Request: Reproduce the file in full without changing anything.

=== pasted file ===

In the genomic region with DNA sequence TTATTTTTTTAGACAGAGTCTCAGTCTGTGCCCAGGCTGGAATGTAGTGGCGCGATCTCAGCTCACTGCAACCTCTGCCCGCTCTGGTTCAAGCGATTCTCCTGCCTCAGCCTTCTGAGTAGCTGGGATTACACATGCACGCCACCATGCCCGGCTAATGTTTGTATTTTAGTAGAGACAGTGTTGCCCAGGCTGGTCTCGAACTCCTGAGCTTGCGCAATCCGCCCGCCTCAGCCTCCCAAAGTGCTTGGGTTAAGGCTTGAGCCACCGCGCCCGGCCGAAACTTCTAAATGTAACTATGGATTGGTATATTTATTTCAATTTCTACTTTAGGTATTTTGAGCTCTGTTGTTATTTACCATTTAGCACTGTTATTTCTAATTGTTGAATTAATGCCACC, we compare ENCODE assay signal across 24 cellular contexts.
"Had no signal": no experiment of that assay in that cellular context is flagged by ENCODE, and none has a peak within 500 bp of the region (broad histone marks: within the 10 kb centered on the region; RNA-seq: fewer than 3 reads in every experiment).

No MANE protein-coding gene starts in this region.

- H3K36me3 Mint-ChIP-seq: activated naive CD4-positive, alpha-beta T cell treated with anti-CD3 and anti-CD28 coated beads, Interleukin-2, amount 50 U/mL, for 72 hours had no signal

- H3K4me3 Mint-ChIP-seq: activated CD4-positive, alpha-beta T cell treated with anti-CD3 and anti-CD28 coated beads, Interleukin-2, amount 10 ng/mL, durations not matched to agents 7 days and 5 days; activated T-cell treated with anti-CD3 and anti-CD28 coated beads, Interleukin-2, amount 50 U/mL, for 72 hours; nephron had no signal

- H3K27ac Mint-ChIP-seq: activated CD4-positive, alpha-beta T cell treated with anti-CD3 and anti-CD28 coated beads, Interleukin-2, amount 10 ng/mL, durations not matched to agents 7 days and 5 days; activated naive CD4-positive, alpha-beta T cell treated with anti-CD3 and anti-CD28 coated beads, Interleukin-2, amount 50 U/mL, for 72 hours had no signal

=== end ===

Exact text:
In the genomic region with DNA sequence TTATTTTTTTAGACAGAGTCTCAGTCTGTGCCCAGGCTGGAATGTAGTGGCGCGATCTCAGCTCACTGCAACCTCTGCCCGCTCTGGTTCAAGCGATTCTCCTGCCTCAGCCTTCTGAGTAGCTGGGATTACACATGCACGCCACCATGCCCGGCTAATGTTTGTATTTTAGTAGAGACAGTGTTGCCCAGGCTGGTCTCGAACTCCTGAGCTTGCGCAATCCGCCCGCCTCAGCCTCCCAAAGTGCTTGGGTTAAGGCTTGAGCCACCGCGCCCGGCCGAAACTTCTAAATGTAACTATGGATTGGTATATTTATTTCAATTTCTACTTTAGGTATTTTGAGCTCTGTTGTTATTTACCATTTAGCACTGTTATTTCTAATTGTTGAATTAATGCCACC, we compare ENCODE assay signal across 24 cellular contexts.
"Had no signal": no experiment of that assay in that cellular context is flagged by ENCODE, and none has a peak within 500 bp of the region (broad histone marks: within the 10 kb centered on the region; RNA-seq: fewer than 3 reads in every experiment).

No MANE protein-coding gene starts in this region.

- H3K36me3 Mint-ChIP-seq: activated naive CD4-positive, alpha-beta T cell treated with anti-CD3 and anti-CD28 coated beads, Interleukin-2, amount 50 U/mL, for 72 hours had no signal

- H3K4me3 Mint-ChIP-seq: activated CD4-positive, alpha-beta T cell treated with anti-CD3 and anti-CD28 coated beads, Interleukin-2, amount 10 ng/mL, durations not matched to agents 7 days and 5 days; activated T-cell treated with anti-CD3 and anti-CD28 coated beads, Interleukin-2, amount 50 U/mL, for 72 hours; nephron had no signal

- H3K27ac Mint-ChIP-seq: activated CD4-positive, alpha-beta T cell treated with anti-CD3 and anti-CD28 coated beads, Interleukin-2, amount 10 ng/mL, durations not matched to agents 7 days and 5 days; activated naive CD4-positive, alpha-beta T cell treated with anti-CD3 and anti-CD28 coated beads, Interleukin-2, amount 50 U/mL, for 72 hours had no signal